If you are a regular commuter in New South Wales (NSW), you may have encountered offences relating to railways. Different laws and regulations govern these offences. Therefore, it is essential to understand them to avoid getting into trouble with the authorities. Some of the most common offences relating to railways in NSW include:
- Obstructing a railway line. Anyone who intentionally or recklessly obstructs a railway line commits this offence. This could include placing objects on the tracks, climbing on the tracks, or interfering with railway signals.
- Dangerously operating a train. Anyone who operates a train in a way that is likely to cause danger to others commits this offence. This could include driving the train while intoxicated, speeding, or failing to obey signals.
- Trespassing on railway property. This offence is committed by anyone who enters or remains on railway property without permission. This could include walking on the tracks, trespassing on a railway station, or entering a railway tunnel.
- Damaging railway property. This offence is committed by anyone who damages railway property. This could include graffiti, vandalism, or theft.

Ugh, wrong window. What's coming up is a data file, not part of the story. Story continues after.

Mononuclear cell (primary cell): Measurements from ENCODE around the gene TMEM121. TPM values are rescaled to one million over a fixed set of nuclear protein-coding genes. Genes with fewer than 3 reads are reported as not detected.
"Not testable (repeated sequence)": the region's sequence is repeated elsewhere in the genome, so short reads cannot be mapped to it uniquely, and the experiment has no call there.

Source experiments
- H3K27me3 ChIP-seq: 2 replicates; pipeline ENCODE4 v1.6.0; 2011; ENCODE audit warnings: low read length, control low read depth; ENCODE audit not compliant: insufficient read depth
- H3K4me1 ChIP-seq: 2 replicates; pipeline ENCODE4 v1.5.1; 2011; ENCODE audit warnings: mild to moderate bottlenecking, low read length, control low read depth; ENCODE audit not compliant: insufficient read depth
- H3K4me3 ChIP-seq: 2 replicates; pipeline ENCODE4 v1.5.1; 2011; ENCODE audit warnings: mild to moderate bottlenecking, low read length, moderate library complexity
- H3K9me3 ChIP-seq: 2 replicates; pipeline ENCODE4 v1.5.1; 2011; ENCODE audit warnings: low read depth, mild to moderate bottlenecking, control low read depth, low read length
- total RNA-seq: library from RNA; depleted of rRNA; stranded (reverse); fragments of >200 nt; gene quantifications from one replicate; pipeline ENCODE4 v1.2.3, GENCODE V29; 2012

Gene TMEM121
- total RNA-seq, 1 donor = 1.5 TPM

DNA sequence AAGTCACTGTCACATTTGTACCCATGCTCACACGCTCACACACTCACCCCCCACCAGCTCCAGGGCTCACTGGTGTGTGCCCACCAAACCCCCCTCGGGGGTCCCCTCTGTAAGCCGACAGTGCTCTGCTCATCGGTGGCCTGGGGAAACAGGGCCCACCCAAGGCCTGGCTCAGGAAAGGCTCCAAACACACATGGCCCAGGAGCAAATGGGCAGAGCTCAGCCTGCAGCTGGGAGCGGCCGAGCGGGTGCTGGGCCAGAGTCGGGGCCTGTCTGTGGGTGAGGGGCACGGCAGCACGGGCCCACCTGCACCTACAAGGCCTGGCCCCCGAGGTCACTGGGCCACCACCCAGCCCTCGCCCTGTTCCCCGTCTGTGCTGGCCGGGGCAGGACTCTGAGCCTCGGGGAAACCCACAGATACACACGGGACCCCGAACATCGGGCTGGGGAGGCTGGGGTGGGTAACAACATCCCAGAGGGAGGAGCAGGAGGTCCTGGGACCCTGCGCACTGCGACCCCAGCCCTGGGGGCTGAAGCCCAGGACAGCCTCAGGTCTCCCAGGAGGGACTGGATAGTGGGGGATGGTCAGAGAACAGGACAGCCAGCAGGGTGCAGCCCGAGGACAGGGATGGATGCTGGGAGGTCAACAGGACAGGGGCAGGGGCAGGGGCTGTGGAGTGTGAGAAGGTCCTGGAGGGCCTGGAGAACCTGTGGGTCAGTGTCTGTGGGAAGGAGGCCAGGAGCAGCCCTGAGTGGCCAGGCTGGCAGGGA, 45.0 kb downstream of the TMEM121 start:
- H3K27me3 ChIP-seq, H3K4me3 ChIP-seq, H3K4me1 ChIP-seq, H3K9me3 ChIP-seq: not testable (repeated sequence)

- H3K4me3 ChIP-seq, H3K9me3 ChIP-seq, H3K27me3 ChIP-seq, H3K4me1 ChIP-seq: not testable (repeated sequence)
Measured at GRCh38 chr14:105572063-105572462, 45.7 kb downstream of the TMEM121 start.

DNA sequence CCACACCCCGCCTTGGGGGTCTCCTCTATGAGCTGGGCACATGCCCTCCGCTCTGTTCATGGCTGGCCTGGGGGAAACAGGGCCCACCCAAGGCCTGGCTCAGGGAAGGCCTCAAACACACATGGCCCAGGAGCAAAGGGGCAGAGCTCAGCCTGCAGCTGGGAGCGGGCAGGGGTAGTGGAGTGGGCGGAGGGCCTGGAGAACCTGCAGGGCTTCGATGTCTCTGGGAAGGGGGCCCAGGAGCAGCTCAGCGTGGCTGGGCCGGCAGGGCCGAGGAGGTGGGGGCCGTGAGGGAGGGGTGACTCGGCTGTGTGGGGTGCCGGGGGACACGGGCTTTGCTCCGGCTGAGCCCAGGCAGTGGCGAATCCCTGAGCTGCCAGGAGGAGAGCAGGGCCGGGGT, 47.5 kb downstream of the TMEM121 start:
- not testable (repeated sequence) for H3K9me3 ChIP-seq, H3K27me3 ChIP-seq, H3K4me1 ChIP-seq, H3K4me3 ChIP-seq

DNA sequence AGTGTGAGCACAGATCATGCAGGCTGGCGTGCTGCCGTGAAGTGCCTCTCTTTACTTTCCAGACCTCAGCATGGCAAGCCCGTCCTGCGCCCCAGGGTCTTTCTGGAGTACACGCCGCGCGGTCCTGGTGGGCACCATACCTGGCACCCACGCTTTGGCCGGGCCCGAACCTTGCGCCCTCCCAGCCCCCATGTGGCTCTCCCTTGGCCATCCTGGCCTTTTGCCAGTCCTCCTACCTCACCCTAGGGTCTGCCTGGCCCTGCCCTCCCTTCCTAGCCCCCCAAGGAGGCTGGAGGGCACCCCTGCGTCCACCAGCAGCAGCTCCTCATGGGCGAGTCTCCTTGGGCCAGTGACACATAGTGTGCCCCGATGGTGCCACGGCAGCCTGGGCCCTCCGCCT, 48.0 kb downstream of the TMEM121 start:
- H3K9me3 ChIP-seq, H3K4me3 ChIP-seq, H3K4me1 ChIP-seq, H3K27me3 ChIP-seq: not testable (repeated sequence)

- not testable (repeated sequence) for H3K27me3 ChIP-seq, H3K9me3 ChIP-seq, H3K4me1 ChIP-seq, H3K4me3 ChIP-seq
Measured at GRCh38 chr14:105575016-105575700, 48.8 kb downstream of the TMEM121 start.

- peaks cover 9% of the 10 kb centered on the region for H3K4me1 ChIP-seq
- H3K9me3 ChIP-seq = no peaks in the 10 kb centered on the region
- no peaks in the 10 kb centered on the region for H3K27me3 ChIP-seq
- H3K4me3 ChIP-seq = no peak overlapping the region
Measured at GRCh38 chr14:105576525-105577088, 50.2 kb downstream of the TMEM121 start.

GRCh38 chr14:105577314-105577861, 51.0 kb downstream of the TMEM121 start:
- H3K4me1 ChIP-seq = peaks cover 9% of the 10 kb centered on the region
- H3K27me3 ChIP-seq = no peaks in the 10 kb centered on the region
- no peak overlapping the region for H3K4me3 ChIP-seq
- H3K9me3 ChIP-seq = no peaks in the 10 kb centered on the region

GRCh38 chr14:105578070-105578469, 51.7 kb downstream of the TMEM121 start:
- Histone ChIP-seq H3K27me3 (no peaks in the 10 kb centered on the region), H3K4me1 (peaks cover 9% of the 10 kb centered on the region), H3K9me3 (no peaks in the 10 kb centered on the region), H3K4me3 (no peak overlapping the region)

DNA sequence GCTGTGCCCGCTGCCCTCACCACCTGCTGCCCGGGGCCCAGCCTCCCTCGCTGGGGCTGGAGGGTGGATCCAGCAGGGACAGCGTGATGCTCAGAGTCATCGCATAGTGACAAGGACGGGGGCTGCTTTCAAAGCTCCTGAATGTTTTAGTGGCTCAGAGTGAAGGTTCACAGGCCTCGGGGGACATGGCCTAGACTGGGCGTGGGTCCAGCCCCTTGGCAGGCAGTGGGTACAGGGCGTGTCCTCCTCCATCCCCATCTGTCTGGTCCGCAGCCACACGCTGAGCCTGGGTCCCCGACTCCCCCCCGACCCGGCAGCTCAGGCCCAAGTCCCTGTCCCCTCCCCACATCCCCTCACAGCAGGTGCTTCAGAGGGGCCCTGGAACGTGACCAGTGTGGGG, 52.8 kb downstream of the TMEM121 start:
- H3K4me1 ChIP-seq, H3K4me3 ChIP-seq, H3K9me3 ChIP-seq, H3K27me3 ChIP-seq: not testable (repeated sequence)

- Stopping a train without lawful authority. Anyone who stops a train without a lawful authority commits this offence. Moreover, this could include jumping in front of a train or pulling the emergency brake.
Read on to learn more about provisions and laws about offences relating to railways.
Section 211 and 212: Criminal Acts Relating to Railways
Section 211 of offences relating to railways outlines specific criminal acts. Here is a more detailed explanation of each section:
Section 211(1) prohibits anyone from intentionally doing or omitting to do something during railway operation with the intention of causing:
- Injury; or
- Endangering the safety of someone on the railway or in a locomotive or other rolling stock on the railway.
Some possible examples of Section 211 (1) criminal acts may include:
- Tampering with the tracks;
- Disabling a train’s brakes; or
- Sabotaging a railway signal.